Dubspot’s Nate Mars caught up with “The Godfather of House Music,” Frankie Knuckles, to find out what the legendary DJ and producer has been up to lately, and what he has in store for the Wavefront Music Festival in Chicago.
From July 5 through July 7, the Wavefront Music Festival returns to Chicago’s beautiful Montrose Beach for its second year. This year, the Chicago-born producers of Wavefront are proud to announce HOUSE COMES HOME: Chicago Heritage of House Stage. This new stage will feature the forefathers of house music: Frankie Knuckles, Derrick Carter, Mark Farina, Gene Farris, Jamie Principle, Ralphi Rosario (Original Hot Mix 5 member), Teri Bristol & Psycho Bitch (Crobar) and Mike Serafini (Gramaphone Records). If you’re coming to the festival, make sure to stop by the Dubspot booth for a chance to win courses via Dubspot Online and more!
Nate Mars: What are you looking forward to the most about playing at Wavefront Music Festival this year?
Frankie Knuckles: I’m looking forward to showing off the best this city has to offer: the people! Nowhere in the world are the people as warm and friendly as the people of Chicago. The city looks great, and to host an open-air extravaganza of this magnitude will be a fantastic way to really set this city OFF!
NM: You have defined the sound of Chicago house music and house music overall. How do you feel about headlining the “Heritage of House” stage?
FK: I’m honored and fearful. Honored because the organizers believe enough in me to feel that I would be the best person to represent our city and house music. Fearful for the obvious reason. This is a serious responsibility, and I have to do my best to make sure all the visitors from around the globe, as well as the locals, see and feel the professionalism and understand truly how serious house music is, all while having a wonderful time.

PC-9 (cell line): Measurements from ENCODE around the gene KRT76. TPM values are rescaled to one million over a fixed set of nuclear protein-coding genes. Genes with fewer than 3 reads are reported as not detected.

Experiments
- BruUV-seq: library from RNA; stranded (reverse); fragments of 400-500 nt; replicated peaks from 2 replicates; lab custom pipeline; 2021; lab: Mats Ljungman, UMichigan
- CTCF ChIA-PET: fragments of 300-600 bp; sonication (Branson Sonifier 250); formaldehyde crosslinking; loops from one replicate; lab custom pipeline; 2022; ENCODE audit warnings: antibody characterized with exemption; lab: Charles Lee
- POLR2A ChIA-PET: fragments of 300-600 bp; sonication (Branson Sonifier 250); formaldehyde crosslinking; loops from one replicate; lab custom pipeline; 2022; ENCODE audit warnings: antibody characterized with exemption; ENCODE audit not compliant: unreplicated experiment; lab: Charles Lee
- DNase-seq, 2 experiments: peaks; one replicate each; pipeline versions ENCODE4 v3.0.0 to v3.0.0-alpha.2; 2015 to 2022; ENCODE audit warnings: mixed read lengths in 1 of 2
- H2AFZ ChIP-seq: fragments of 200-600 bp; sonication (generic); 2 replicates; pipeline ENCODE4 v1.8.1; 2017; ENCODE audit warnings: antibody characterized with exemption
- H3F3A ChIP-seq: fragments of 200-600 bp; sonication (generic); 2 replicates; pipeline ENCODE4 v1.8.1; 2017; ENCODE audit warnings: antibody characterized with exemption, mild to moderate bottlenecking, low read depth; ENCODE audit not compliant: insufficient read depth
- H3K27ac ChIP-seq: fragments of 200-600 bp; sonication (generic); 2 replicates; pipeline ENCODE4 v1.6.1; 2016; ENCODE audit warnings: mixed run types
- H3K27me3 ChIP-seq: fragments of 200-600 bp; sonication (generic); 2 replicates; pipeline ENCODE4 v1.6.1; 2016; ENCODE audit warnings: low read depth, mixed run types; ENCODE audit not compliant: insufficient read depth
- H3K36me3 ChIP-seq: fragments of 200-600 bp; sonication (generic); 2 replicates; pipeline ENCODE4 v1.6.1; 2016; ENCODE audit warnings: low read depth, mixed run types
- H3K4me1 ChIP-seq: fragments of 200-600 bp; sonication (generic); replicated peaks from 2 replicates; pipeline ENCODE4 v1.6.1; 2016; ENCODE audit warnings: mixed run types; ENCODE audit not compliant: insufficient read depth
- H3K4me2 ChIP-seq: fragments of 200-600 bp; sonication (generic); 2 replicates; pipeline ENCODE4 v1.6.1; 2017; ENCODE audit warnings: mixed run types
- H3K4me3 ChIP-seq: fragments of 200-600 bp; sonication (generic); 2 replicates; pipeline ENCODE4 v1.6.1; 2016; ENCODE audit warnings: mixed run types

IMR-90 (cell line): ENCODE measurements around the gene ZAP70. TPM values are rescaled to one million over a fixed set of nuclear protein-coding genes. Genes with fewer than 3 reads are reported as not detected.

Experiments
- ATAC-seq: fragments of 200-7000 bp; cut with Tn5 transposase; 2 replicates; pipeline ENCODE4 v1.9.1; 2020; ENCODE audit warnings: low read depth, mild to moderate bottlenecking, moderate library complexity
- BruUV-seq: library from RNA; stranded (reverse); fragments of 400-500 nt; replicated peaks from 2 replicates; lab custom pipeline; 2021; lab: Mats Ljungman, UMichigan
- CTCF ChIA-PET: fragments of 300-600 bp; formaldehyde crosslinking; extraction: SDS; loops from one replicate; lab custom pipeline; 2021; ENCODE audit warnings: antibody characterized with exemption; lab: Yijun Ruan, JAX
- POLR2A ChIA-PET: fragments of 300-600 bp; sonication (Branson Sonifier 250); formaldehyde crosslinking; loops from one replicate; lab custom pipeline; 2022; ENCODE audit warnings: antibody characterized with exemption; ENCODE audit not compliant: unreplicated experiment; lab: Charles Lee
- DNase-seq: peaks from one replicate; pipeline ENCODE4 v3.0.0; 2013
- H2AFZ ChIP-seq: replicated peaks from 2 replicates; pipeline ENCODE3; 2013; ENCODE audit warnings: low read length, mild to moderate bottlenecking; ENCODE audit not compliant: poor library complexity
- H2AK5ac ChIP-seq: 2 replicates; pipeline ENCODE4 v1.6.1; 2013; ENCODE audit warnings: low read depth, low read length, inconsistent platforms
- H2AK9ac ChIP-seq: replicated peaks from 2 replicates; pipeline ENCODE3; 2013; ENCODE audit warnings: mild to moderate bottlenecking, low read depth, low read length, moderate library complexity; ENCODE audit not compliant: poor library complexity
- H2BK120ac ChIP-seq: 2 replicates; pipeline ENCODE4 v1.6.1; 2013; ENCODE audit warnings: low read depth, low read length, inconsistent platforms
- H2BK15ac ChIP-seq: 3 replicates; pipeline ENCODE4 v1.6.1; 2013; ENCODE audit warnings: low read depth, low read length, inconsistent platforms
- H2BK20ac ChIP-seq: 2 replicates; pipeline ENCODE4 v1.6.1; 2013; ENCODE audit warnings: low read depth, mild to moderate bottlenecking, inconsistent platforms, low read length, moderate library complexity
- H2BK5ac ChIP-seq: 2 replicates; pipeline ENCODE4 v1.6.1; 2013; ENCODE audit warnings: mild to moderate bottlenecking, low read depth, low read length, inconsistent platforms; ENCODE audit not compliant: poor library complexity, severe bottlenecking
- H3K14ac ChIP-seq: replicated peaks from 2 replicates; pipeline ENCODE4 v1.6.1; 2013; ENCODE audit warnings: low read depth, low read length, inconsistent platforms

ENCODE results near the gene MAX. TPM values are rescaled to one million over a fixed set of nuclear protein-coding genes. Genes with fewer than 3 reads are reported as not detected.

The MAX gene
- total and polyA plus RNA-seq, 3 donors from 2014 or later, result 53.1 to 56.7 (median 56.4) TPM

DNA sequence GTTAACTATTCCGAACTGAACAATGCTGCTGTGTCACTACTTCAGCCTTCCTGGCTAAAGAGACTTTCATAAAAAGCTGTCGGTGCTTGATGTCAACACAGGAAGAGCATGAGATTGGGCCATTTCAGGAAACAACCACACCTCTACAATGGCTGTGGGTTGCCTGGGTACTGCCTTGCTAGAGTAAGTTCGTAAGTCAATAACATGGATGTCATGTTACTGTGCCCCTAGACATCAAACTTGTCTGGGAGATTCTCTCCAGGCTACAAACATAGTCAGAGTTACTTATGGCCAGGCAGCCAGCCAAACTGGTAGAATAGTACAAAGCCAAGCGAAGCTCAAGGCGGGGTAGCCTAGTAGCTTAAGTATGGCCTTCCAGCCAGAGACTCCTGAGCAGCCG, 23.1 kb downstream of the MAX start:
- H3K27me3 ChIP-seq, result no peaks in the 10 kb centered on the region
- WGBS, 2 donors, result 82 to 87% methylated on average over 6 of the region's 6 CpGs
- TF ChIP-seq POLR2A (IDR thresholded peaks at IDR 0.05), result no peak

NM: What does that mean to you personally and for the city of Chicago?
FK: As I said before, it’s a serious undertaking. But I’m glad they chose me to headline. I love the idea of treating our out-of-town guest to some real midwestern hospitality while presenting the best “choons” house music has to offer.
NM: What have you noticed about the rise of dance music’s popularity with younger generations?
FK: With the advent of DJ culture in the UK and Europe in the mid to late 90s, dance music has been on a steady trajectory. With technology making it possible for DJs to become music producers, it’s no longer enough to know how to put two records together. To be relevant enough to garner a job at a nightclub of merit and play fabulous resorts like Ibiza, you need production skills and product in the marketplace that speaks of how good you are, musically. Everywhere else in the world, clubbing is big business and house music is king. When it comes to nightlife entertainment, the USA has fallen seriously behind in comparison to Europe, Asia and South America.
NM: Are you preparing anything special for your set?